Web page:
Tag: Florida clergy sexual abuse

Florida Attorney General Horowitz Law

Where is the Florida Attorney General’s Report on Clergy Sexual Abuse?

In October 2018, former Florida Attorney General Pam Bondi announced that her office was opening a comprehensive investigation into allegations that Florida’s seven Catholic dioceses had engaged in a widespread coverup of sexual abuse allegations involving priests.  Bondi’s announcement followed the release of the landmark Pennsylvania Attorney General’s report into five Catholic dioceses, which resulted in the disclosure that more than 300 Catholic priests had been accused of sexual abuse there. Other states’ Attorneys General have since released similar reports.

The Florida investigation is particularly important because Florida became a dumping ground for problem priests for several decades as the Florida Catholic community grew and bishops up north wanted to get rid of older priests who had been the subject of allegations.  A flock of unsuspecting parishioners has long been tended to by wolves with collars, and usually with little to no warnings to the faithful about the risks to their children.

“Any priest that would exploit a position of power and trust to abuse a child is a disgrace to the church and a threat to society,” Bondi said in her October 2018 press conference.  We could not agree more.

But where is the Florida Attorney General’s report?  It is now nearly two years since the investigation was opened and survivors and the Catholic faithful have no more answers than they did in 2018.

Earlier this week, the Twitter account of the SNAP Florida organization, which is dedicated to the advocacy and support of survivors of clergy sexual abuse, quoted an official in the AG’s office, Rita Pavan Peters.  According to the Tweet, Ms. Pavan Peters stated “[w]e’re in the final stages of our review.  I anticipate information being released in the near future.”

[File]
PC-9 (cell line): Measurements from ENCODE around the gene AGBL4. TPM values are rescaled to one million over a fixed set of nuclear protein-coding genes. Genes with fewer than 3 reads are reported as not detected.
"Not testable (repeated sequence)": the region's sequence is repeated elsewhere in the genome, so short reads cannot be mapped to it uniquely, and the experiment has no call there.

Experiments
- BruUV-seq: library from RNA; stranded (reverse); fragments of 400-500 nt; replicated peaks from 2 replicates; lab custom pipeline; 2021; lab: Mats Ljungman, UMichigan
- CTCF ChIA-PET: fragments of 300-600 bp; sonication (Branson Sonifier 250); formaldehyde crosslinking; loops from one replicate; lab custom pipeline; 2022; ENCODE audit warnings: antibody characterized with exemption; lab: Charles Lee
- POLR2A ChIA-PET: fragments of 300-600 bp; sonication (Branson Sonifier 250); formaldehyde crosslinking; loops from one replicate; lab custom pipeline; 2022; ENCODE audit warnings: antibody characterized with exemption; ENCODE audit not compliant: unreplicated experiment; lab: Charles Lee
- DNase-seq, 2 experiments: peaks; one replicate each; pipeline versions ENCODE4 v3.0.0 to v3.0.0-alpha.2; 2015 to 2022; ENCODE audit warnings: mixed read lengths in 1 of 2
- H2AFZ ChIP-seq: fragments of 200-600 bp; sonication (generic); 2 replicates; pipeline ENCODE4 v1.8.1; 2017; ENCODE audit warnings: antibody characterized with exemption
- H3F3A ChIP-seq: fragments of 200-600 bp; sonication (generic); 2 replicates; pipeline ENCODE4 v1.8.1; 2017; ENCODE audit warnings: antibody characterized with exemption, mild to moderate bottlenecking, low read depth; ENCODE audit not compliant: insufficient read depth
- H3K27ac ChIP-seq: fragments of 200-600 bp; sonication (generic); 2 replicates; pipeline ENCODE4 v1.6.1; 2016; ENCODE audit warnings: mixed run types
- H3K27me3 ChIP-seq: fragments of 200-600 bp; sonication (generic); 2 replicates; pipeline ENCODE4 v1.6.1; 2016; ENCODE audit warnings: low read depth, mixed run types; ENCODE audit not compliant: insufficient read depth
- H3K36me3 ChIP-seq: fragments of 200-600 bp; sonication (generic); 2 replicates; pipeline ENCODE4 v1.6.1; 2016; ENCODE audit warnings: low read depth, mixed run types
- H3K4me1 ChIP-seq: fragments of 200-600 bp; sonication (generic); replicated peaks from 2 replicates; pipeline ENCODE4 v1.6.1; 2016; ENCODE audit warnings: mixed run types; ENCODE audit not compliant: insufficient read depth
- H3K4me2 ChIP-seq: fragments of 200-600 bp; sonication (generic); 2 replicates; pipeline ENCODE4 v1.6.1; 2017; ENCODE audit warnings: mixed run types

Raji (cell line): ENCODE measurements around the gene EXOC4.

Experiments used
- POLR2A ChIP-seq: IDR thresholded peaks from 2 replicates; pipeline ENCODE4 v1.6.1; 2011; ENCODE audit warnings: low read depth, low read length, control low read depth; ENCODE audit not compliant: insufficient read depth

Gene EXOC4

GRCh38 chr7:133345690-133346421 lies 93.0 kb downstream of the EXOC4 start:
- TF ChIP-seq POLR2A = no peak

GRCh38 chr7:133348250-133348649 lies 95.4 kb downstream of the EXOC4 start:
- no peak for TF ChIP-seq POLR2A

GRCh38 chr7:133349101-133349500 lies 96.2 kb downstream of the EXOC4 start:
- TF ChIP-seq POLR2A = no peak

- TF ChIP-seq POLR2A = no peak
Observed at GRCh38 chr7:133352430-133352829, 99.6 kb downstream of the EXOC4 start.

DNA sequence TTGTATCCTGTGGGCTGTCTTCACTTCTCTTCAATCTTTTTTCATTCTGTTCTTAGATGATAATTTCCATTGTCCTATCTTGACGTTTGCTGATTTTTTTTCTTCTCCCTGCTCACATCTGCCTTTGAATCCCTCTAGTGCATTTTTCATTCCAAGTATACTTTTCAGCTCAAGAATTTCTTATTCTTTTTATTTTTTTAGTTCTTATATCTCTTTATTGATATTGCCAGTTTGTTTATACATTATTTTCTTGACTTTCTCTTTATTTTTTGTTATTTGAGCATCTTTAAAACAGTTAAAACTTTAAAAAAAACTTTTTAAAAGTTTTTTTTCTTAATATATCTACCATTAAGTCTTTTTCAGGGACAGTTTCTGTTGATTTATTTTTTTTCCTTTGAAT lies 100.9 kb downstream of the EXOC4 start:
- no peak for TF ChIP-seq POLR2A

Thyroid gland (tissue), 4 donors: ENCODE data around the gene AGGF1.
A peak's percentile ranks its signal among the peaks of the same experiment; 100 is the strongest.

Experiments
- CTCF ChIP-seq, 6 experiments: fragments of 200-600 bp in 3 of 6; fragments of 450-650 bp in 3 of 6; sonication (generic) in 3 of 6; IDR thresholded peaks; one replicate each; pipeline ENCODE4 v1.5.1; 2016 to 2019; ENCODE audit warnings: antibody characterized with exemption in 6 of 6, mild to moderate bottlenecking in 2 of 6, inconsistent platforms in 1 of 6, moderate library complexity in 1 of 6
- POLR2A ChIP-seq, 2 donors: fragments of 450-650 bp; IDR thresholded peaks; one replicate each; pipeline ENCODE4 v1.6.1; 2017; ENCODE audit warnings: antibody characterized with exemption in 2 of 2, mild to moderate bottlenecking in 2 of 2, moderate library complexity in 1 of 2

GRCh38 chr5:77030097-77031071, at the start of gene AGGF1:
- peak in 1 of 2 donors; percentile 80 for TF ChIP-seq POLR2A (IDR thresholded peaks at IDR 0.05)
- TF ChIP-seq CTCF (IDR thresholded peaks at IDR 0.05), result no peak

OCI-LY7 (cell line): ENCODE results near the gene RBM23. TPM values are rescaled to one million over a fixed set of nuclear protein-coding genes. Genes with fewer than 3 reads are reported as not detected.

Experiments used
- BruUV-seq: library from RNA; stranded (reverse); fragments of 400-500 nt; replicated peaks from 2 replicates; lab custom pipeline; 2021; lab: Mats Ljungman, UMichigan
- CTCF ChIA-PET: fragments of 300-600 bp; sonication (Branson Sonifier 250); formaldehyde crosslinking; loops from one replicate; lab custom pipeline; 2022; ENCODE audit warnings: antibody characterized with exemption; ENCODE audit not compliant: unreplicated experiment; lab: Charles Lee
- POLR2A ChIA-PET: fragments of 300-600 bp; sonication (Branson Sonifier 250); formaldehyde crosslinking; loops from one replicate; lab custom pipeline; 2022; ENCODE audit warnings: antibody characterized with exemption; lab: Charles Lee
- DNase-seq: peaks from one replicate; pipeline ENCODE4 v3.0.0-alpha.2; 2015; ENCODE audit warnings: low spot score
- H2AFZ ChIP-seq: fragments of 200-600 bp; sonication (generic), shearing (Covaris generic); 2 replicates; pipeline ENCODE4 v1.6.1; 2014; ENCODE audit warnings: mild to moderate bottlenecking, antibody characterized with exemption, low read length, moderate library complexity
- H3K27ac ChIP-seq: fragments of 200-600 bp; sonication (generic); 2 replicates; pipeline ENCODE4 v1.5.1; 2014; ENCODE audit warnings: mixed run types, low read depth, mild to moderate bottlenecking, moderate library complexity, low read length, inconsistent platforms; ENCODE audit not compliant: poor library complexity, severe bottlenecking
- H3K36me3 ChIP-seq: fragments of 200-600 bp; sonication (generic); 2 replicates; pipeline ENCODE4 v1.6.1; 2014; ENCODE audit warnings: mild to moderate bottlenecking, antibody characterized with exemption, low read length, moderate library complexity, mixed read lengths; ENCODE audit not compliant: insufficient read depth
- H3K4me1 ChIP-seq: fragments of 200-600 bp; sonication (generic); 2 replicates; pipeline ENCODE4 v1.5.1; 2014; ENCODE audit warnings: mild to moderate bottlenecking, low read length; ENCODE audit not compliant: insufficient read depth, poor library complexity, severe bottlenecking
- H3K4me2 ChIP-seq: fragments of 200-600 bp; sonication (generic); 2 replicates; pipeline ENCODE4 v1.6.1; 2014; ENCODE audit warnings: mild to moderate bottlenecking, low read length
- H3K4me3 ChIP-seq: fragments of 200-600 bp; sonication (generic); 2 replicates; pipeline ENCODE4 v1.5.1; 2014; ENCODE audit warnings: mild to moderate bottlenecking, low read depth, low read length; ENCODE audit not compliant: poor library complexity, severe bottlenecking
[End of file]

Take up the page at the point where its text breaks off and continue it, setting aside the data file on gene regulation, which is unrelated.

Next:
As advocates and attorneys for clergy sexual abuse victims in Florida, we implore our colleagues in the Attorney General’s office to complete their investigation and publish their findings.  Our attorneys have been involved in clergy sexual abuse cases in Florida for decades, and we know it is no small task to review the endless evidence of hurt kids and coverups, but enough is enough.  Survivors deserve to see the truth they all know in black and white.

We hope that the information on the SNAP Twitter account is accurate and that we will see this report very soon.  We hope that the report is transparent and complete.  And we sincerely hope that it leads to a revolution of Florida laws that currently close the courthouse doors to most survivors of sexual abuse because they did not come forward in their twenties, when the average age to report sexual abuse for the first time is 52.  Florida’s clergy sexual abuse survivors deserve accountability and healing.

Horowitz Law is a law firm representing victims and survivors of sexual abuse by Catholic priests and other clergy in the Catholic Dioceses of Florida.  If you need a lawyer because you were sexually abused by a priest in Florida, contact our office today. Our lawyers have decades of experience representing survivors of clergy sexual abuse in Florida and nationwide. We can help. Contact us at (888) 283-9922 or adam@adamhorowitzlaw.com to discuss your options today.


Florida Catholic Bishops sexual abuse

Catholic Bishops Promised Transparency, But Apparently Not in Florida

We love our home state but have to ask: What’s wrong with Florida?

We just blogged about how Florida’s Attorney General is – to put it kindly – ‘behind the curve’ on releasing information about Catholic wrongdoers, both offenders and ‘enablers.’

Now, a new investigation confirms what we at Horowitz Law have long said: Florida’s bishops are also ‘behind the curve’ in disclosing what they know about their staff and colleagues who assault kids and hide the crimes.